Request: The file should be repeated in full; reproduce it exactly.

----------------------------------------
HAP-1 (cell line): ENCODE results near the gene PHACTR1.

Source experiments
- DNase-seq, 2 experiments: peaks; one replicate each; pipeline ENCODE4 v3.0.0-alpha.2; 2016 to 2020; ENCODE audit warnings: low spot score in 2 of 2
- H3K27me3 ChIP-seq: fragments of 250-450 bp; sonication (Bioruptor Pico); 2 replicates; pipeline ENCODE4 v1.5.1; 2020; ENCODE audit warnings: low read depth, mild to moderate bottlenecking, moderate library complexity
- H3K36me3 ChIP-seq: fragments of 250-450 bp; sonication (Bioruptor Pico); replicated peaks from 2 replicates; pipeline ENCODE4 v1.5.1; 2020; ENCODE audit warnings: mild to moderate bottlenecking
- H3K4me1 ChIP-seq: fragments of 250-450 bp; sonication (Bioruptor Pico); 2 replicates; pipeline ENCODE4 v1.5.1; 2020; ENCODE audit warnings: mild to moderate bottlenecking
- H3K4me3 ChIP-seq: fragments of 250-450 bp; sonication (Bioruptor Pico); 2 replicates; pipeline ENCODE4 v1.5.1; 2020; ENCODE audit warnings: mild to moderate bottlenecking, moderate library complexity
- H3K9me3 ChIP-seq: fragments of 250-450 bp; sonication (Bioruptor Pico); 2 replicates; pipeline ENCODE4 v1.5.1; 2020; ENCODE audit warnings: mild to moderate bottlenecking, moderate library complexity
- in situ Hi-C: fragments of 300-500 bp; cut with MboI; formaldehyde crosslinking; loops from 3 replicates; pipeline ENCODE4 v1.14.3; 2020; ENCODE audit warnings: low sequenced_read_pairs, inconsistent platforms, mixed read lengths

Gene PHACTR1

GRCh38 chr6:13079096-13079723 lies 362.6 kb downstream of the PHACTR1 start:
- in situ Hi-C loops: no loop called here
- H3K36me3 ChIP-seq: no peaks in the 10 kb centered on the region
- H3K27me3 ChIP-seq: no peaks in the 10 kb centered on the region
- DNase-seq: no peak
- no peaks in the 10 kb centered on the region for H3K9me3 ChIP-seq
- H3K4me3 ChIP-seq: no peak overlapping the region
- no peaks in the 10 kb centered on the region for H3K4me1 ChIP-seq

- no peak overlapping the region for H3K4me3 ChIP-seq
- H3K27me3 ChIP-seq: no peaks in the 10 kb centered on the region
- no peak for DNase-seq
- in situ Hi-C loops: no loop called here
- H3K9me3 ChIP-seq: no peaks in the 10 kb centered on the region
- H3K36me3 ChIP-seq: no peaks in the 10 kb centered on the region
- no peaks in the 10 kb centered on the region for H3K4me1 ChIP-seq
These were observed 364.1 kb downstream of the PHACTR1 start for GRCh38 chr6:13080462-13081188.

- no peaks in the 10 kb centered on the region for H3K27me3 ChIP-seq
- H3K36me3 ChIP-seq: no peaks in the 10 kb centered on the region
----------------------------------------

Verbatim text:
HAP-1 (cell line): ENCODE results near the gene PHACTR1.

Source experiments
- DNase-seq, 2 experiments: peaks; one replicate each; pipeline ENCODE4 v3.0.0-alpha.2; 2016 to 2020; ENCODE audit warnings: low spot score in 2 of 2
- H3K27me3 ChIP-seq: fragments of 250-450 bp; sonication (Bioruptor Pico); 2 replicates; pipeline ENCODE4 v1.5.1; 2020; ENCODE audit warnings: low read depth, mild to moderate bottlenecking, moderate library complexity
- H3K36me3 ChIP-seq: fragments of 250-450 bp; sonication (Bioruptor Pico); replicated peaks from 2 replicates; pipeline ENCODE4 v1.5.1; 2020; ENCODE audit warnings: mild to moderate bottlenecking
- H3K4me1 ChIP-seq: fragments of 250-450 bp; sonication (Bioruptor Pico); 2 replicates; pipeline ENCODE4 v1.5.1; 2020; ENCODE audit warnings: mild to moderate bottlenecking
- H3K4me3 ChIP-seq: fragments of 250-450 bp; sonication (Bioruptor Pico); 2 replicates; pipeline ENCODE4 v1.5.1; 2020; ENCODE audit warnings: mild to moderate bottlenecking, moderate library complexity
- H3K9me3 ChIP-seq: fragments of 250-450 bp; sonication (Bioruptor Pico); 2 replicates; pipeline ENCODE4 v1.5.1; 2020; ENCODE audit warnings: mild to moderate bottlenecking, moderate library complexity
- in situ Hi-C: fragments of 300-500 bp; cut with MboI; formaldehyde crosslinking; loops from 3 replicates; pipeline ENCODE4 v1.14.3; 2020; ENCODE audit warnings: low sequenced_read_pairs, inconsistent platforms, mixed read lengths

Gene PHACTR1

GRCh38 chr6:13079096-13079723 lies 362.6 kb downstream of the PHACTR1 start:
- in situ Hi-C loops: no loop called here
- H3K36me3 ChIP-seq: no peaks in the 10 kb centered on the region
- H3K27me3 ChIP-seq: no peaks in the 10 kb centered on the region
- DNase-seq: no peak
- no peaks in the 10 kb centered on the region for H3K9me3 ChIP-seq
- H3K4me3 ChIP-seq: no peak overlapping the region
- no peaks in the 10 kb centered on the region for H3K4me1 ChIP-seq

- no peak overlapping the region for H3K4me3 ChIP-seq
- H3K27me3 ChIP-seq: no peaks in the 10 kb centered on the region
- no peak for DNase-seq
- in situ Hi-C loops: no loop called here
- H3K9me3 ChIP-seq: no peaks in the 10 kb centered on the region
- H3K36me3 ChIP-seq: no peaks in the 10 kb centered on the region
- no peaks in the 10 kb centered on the region for H3K4me1 ChIP-seq
These were observed 364.1 kb downstream of the PHACTR1 start for GRCh38 chr6:13080462-13081188.

- no peaks in the 10 kb centered on the region for H3K27me3 ChIP-seq
- H3K36me3 ChIP-seq: no peaks in the 10 kb centered on the region